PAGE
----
2.1.3 – The Road to Corinth continued: Memories of Theseus and Melicertes

τῆς δὲ Κορινθίας ἐστὶ γῆς καὶ ὁ καλούμενος Κρομυὼν ἀπὸ τοῦ Κρόμου τοῦ Ποσειδῶνος. ἐνταῦθα τραφῆναί φασι Φαιὰν, καὶ τῶν λεγομένων Θησέως καὶ τὸ ἐς τὴν ὗν ταύτην ἐστὶν ἔργον. προϊοῦσι δὲ ἡ πίτυς ἄχρι γε ἐμοῦ πεφύκει παρὰ τὸν αἰγιαλὸν καὶ Μελικέρτου βωμὸς ἦν. ἐς τοῦτον τὸν τόπον ἐκκομισθῆναι τὸν παῖδα ὑπὸ δελφῖνος λέγουσι: κειμένῳ δὲ ἐπιτυχόντα Σίσυφον θάψαι τε ἐν τῷ ἰσθμῷ καὶ τὸν ἀγῶνα ἐπ᾽ αὐτῷ ποιῆσαι τῶν Ἰσθμίων.

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The liminal territory between poleis can be a treacherous no-man’s land.  We have already met Theseus along the road from Attica to the isthmus where he tossed the robber Sciron into the sea.  Now we learn of two more of his famous deeds, the defeat of the wild boar Phaia and the brigand Sinis who stretches travelers between two pine trees.

In this section, Pausanias presents part two of Melicertes’ story: his tomb.  After his mother Ino throws herself and her son into the sea to escape the wrath of her husband Athamas, Melicertes is carried to dry land by a dolphin.  The hero Sisyphus discovers the body and buries the boy on the isthmus.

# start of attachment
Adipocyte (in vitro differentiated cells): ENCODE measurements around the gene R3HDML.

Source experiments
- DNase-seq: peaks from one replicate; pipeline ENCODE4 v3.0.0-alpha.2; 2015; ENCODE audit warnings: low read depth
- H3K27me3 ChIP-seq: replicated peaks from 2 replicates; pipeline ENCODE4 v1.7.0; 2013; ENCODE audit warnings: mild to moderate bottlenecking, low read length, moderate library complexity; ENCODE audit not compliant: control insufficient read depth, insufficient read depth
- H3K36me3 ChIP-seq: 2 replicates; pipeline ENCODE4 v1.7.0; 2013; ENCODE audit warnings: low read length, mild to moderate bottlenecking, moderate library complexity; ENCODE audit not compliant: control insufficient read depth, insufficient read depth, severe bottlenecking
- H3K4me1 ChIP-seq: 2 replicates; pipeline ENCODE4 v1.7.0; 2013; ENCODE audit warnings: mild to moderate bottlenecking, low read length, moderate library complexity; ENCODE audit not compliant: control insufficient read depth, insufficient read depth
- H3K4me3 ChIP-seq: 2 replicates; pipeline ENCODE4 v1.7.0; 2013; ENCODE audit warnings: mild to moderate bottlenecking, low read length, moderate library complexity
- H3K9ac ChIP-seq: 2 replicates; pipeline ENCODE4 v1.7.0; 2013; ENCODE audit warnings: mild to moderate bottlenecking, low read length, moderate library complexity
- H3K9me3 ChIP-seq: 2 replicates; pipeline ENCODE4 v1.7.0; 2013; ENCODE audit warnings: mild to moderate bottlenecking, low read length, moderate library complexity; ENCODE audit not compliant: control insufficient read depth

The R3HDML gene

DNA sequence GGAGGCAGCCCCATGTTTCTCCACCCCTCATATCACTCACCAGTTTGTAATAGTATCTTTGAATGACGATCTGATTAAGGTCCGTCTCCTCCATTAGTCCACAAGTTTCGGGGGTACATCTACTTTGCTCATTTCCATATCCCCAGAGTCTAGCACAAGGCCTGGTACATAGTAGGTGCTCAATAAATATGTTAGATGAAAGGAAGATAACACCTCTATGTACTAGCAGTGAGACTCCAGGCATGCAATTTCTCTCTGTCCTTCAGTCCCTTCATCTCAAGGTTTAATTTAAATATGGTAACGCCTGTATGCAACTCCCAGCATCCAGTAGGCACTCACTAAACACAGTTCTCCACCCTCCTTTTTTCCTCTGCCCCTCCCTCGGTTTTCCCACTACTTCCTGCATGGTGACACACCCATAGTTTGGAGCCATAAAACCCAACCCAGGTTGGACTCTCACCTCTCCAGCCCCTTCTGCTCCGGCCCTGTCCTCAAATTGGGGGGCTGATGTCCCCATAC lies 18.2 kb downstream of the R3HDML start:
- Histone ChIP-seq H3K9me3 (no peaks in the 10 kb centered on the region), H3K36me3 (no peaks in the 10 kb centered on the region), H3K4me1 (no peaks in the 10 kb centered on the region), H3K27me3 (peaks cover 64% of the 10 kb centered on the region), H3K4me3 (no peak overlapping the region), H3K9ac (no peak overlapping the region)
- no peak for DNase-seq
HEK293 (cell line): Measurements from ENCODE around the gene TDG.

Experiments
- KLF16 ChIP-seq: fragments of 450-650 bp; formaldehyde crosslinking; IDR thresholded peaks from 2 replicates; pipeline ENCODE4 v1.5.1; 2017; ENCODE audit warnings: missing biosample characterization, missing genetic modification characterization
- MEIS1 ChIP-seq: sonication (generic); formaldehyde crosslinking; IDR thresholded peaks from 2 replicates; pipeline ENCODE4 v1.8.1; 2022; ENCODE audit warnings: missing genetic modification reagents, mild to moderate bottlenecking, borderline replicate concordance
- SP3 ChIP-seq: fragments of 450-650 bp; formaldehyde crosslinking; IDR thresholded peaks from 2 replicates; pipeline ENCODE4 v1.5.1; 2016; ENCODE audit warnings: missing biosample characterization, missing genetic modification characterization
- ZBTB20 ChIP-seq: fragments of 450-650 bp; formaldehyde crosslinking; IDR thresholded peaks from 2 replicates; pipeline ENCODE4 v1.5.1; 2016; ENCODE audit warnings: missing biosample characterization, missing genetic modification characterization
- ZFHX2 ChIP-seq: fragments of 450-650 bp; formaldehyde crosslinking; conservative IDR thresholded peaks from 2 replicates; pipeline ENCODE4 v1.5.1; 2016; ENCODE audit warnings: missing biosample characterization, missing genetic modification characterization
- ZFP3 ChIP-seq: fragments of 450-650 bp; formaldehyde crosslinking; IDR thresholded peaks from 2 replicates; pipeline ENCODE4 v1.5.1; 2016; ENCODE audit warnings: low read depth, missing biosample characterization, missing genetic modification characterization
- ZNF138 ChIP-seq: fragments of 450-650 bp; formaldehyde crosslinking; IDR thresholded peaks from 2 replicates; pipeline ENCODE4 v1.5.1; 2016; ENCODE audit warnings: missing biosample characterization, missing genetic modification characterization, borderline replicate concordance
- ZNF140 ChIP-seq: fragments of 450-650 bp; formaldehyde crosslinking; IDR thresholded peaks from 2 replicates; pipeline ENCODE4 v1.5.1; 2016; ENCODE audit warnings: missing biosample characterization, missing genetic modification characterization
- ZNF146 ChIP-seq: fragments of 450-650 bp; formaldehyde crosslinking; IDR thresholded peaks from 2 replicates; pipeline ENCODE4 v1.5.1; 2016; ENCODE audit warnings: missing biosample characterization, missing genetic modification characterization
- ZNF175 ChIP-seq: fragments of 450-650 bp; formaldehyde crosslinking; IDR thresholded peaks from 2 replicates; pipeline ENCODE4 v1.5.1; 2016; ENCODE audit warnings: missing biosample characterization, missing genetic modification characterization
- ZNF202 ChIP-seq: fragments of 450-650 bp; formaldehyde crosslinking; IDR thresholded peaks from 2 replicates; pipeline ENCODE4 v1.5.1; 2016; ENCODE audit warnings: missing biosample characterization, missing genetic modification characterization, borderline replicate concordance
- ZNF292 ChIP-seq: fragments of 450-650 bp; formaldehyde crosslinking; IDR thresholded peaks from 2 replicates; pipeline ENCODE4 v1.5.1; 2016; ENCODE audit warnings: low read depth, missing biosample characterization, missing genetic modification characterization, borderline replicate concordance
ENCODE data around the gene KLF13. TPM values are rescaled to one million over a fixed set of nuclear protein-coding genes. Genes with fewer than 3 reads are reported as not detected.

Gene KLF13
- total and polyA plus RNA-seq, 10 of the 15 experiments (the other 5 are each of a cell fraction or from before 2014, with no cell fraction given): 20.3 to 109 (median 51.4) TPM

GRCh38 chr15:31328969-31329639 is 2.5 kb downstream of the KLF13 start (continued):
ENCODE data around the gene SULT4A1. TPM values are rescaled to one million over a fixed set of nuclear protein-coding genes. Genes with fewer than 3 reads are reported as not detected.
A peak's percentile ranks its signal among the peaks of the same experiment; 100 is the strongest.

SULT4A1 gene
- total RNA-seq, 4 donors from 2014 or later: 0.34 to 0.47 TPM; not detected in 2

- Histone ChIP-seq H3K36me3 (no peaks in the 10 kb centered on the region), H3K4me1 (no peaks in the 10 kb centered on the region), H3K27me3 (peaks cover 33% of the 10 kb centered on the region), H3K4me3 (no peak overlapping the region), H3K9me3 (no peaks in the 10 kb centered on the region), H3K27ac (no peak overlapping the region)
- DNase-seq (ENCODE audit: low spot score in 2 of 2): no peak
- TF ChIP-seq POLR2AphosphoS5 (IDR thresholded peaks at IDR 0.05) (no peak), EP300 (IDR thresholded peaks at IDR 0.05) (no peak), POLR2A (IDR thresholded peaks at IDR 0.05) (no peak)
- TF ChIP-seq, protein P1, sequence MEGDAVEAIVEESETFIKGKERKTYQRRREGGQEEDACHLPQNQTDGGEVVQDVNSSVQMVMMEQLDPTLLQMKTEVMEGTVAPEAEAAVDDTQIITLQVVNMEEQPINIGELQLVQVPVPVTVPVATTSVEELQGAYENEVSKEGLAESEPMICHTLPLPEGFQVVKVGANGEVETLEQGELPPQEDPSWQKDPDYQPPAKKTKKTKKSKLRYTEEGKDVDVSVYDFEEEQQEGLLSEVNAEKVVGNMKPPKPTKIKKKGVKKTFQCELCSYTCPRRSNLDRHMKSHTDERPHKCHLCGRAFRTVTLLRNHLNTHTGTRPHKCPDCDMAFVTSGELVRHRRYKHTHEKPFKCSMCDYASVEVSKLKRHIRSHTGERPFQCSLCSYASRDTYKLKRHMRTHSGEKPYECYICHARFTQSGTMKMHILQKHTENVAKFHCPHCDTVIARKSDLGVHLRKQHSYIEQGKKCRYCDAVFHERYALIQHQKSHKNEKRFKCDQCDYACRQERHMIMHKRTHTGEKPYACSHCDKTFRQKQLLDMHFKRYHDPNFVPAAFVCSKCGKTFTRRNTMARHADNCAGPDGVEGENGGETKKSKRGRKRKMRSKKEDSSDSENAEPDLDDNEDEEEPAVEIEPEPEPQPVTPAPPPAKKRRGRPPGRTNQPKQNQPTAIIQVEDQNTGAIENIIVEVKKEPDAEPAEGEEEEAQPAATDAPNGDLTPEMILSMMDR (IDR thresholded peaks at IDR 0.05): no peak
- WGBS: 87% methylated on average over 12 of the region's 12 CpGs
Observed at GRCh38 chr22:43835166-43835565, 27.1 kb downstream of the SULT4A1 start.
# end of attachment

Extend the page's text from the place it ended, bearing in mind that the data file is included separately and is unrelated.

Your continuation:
Theseus’ Six Labors (Draft)

“Loose not the wine-skin’s jutting neck, great chief of the people, until thou shalt have come once more to the city of Athens” (Thes 3.3).  Those were the oracle’s words to Aegeus, king of Athens; unfortunately, Aegeus did not heed these words.  Pittheus, founder king of Troezen, had a daughter named Aethra; Pittheus understood the message and used this opportunity to trick Aegeus into sleeping with Aethra (Thes. 3.1-4).  Aegeus did not know that this encounter would lead to the birth of his child, Theseus (Thes. 3.3)…

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Theseus finds sword and sandals